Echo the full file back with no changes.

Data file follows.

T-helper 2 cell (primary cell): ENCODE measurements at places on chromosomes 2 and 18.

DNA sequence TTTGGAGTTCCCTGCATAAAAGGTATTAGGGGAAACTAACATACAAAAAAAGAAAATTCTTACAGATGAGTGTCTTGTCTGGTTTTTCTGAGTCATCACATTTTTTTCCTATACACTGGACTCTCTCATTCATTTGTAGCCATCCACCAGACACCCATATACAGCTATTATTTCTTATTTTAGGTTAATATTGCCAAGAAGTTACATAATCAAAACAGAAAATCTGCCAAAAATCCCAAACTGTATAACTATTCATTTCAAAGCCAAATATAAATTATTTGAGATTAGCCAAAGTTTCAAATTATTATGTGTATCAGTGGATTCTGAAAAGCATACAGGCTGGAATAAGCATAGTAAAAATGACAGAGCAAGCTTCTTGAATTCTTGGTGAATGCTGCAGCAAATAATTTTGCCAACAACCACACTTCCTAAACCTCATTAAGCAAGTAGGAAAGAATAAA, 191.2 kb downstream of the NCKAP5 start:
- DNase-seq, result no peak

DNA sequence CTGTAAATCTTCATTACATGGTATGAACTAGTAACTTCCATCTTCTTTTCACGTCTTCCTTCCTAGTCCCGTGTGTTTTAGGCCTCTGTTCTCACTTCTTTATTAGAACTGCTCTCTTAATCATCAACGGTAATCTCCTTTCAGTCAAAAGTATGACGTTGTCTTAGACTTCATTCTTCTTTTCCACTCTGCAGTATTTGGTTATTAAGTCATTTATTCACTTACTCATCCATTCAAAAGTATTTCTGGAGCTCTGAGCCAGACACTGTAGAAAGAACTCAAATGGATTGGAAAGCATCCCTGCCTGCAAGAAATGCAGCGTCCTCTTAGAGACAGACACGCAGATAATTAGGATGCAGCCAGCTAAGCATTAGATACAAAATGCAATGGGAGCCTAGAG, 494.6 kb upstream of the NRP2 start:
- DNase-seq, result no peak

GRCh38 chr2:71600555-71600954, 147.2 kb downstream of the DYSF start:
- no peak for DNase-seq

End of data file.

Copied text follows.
T-helper 2 cell (primary cell): ENCODE measurements at places on chromosomes 2 and 18.

DNA sequence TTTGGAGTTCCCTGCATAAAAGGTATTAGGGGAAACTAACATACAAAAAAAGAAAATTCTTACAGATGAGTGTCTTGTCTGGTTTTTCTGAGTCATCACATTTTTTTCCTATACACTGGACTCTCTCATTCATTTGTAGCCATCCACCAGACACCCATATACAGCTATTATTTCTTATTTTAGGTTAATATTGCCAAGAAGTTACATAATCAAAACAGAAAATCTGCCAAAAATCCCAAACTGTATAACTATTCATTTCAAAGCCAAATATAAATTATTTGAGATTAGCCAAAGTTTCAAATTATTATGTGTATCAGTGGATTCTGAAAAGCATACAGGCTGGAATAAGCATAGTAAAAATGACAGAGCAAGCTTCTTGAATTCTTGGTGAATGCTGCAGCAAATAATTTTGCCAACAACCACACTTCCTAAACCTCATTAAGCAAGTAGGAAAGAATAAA, 191.2 kb downstream of the NCKAP5 start:
- DNase-seq, result no peak

DNA sequence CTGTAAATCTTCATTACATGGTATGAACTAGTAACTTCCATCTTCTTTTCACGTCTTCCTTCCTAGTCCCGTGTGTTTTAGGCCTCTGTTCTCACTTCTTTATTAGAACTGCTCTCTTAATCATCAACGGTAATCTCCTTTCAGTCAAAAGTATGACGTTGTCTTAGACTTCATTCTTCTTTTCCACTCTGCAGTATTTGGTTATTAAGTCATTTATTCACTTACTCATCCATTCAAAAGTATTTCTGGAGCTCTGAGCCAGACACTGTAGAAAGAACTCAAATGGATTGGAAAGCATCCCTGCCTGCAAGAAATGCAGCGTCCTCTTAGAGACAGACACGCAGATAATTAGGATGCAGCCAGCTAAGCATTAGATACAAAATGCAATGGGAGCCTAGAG, 494.6 kb upstream of the NRP2 start:
- DNase-seq, result no peak

GRCh38 chr2:71600555-71600954, 147.2 kb downstream of the DYSF start:
- no peak for DNase-seq